Why women bishops?

July 31st, 2015

A confluence of conversations, anniversaries, and events led me to reflect on women serving as bishops. First of all, the General Convention of the Episcopal Church, our triennial denominational meeting, took place several weeks ago. As many people noted, women are poorly represented in the House of Bishops — less than ten percent, even more than forty years after women’s ordination.

Second, the one-year celebration of the Church of England decree that women could be bishops. Since then, six female bishops have been chosen in the Church of England, a different procedure than the selection of bishops in the Episcopal Church (USA).

And third, a grass-roots organization of Episcopal women clergy formed on Facebook with the goal of more women in leadership positions in large parishes and on the diocesan level called Breaking the Episcopal Glass Ceiling.

The question that requires discernment and discussion is: Why? Certainly, equality for equality’s sake is a good goal. Anecdotally, there are reports that women candidates are included more regularly for nomination to the episcopate, and yet, for the most part, they are not being elected. Perhaps we have a tendency to include women (or other under-represented minority) candidates without seeing them as “real” candidates solely for the purpose of patting ourselves on the back for being open-minded and diverse.

However, the best argument for electing and calling more women and under-represented minorities to the highest positions in the church is so that we can disrupt the patriarchal and racist systems within the church and move closer to emulating the Kingdom of God in this world. For if we just replace male bodies with female bodies in the same system, ultimately nothing substantive changes.

Scott E. Page, a professor of complex systems, political science, and economics at the University of Michigan, uses mathematical modeling to show that variety and diversity in staffing has a positive effect on organizational strength. Diverse groups of people look at problems differently and have the ability to work together to solve problems faster and better. If we consider that the church, particularly those of us in mainline or “legacy” denominations, is facing some very challenging problems, why would we not want to leverage diversity in our leadership in this way?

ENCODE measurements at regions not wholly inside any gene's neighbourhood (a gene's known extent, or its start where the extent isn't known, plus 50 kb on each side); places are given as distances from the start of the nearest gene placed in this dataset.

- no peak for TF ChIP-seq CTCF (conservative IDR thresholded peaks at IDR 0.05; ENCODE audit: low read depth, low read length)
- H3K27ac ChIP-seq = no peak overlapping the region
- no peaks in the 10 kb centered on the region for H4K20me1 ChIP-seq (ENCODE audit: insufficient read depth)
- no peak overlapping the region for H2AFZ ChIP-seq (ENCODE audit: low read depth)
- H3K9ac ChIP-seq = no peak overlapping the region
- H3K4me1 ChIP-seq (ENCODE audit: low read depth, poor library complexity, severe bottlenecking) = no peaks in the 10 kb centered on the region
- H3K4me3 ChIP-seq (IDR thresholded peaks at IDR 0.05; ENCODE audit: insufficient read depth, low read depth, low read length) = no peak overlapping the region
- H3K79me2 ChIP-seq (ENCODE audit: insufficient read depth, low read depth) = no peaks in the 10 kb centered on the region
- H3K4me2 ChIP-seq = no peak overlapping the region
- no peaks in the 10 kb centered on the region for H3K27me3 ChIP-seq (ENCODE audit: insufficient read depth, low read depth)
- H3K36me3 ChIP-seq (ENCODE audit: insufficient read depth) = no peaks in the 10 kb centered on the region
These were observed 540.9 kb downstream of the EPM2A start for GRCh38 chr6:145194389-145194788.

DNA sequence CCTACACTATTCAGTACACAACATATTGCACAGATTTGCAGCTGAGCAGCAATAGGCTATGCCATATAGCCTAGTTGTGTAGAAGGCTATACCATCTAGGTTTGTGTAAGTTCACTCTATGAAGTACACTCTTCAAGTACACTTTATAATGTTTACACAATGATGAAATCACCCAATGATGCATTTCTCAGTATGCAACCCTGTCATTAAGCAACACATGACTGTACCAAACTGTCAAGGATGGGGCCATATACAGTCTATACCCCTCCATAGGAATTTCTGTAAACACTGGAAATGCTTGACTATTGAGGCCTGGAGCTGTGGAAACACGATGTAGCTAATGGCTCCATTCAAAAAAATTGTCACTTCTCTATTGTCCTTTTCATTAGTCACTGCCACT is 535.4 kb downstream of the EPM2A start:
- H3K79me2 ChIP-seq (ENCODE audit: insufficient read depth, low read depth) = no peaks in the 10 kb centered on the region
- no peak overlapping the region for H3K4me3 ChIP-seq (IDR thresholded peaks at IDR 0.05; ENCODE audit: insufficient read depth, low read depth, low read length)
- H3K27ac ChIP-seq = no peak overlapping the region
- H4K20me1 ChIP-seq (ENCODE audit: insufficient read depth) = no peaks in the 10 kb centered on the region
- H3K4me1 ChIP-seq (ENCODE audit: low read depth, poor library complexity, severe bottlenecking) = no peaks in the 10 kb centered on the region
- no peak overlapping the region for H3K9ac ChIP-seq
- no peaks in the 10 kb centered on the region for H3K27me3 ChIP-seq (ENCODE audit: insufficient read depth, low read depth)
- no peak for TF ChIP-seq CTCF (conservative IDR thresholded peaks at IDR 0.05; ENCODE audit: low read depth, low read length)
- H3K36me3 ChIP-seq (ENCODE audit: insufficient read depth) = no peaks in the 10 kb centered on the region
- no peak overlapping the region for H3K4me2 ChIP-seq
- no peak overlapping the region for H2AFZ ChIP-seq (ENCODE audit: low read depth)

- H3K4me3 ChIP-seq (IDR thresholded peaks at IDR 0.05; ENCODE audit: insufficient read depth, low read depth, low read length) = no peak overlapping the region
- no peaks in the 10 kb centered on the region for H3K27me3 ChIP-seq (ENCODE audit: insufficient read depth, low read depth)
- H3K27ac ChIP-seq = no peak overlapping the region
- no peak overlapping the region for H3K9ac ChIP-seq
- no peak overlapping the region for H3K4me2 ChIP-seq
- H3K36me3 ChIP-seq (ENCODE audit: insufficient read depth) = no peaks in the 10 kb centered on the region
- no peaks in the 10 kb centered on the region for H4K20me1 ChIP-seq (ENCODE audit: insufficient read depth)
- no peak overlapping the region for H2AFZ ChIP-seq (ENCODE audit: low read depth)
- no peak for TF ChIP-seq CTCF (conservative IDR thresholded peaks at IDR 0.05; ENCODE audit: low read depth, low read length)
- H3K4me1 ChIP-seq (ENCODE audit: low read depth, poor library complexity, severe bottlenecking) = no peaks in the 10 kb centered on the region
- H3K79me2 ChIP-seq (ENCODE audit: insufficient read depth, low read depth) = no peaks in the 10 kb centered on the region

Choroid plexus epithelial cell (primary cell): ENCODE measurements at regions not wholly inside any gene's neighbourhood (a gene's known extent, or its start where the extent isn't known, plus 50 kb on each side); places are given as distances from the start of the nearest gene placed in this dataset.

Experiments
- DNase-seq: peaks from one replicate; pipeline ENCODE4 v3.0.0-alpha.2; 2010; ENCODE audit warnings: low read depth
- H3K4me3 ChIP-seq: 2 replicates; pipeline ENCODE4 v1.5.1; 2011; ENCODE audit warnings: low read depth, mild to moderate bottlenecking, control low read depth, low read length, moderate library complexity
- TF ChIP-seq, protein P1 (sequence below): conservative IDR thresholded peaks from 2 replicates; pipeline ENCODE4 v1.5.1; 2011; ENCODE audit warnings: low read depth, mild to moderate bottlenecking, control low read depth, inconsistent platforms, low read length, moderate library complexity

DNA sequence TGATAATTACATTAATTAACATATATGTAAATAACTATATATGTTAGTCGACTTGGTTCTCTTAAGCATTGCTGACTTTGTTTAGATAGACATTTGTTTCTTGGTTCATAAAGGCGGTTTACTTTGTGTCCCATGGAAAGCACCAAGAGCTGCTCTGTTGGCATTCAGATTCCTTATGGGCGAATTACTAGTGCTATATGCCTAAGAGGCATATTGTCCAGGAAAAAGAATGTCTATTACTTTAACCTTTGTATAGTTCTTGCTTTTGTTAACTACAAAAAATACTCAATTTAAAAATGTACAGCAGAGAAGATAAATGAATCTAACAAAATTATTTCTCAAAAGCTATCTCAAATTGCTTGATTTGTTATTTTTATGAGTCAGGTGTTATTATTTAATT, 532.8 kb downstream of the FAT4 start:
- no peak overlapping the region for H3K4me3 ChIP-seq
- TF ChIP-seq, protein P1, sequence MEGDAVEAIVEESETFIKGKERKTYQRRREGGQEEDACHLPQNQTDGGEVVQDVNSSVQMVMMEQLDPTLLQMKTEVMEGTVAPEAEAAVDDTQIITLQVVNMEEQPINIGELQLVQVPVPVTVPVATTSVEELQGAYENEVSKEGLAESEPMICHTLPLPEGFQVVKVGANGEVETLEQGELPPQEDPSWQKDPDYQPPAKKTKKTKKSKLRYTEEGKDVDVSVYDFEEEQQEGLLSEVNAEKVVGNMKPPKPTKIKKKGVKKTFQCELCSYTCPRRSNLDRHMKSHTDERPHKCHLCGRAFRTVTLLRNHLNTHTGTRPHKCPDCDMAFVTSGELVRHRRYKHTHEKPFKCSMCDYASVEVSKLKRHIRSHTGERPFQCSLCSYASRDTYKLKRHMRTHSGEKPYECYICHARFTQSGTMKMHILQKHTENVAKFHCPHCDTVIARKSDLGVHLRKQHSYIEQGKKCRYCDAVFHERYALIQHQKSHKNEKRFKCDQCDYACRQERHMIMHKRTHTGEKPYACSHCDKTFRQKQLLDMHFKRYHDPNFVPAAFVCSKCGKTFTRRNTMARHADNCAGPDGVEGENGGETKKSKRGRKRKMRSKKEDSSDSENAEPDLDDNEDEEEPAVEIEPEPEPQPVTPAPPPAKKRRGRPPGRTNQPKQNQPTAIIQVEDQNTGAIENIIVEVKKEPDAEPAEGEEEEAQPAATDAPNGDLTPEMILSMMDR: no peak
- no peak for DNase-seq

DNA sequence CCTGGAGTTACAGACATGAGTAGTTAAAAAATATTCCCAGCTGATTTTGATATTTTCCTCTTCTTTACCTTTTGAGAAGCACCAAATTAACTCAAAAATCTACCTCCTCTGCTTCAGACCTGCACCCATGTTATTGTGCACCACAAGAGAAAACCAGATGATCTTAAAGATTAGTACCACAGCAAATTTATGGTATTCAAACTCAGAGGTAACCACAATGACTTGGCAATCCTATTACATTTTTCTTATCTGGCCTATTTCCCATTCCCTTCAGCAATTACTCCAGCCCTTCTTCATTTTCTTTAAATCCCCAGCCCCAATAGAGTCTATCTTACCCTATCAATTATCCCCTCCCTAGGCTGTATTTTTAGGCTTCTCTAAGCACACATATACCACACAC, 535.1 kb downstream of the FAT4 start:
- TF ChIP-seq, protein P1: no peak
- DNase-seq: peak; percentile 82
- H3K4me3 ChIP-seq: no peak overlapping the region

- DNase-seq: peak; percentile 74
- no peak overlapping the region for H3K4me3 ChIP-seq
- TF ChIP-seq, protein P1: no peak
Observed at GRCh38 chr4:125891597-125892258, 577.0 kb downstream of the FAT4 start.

In another interview with NPR reporter Gene Demby, Page discusses this issue of “how many is enough.” If an organization includes a token female or a token person of ethnic or racial diversity, most often he or she will not feel comfortable speaking up and letting his or her thoughts be known. On the surface, the group might appear to be diverse, but if it does not include the experiences or viewpoints of those who most need to be heard from, this diversity is all for naught.

So why have more women bishops or district superintendents or rectors and senior pastors of large, corporate-sized churches? Because it just might change the culture of the church for the better, for both men and women. Perhaps women might insist on a more collaborative style of leadership instead of the traditional top-down, father-knows-best model. Women brought up the issue of parental leave upon the birth or adoption of a child at General Convention, fighting for a better church-family balance for all clergy.

Jemima Thockray, writing for The Telegraph, hopes that the Church of England will have more “gobby” women bishops, a term for people who talk loudly or in a blunt and opinionated way. She points out that most of the women currently selected as bishops are not likely to rock the boat, even if rocking the boat is what the church needs the most. Her hope is that, in their role as bishop, they “harness their peculiarity as women to bring some much needed agitation to a Church that’s in desperate need of change.” May it be so Church-wide. 

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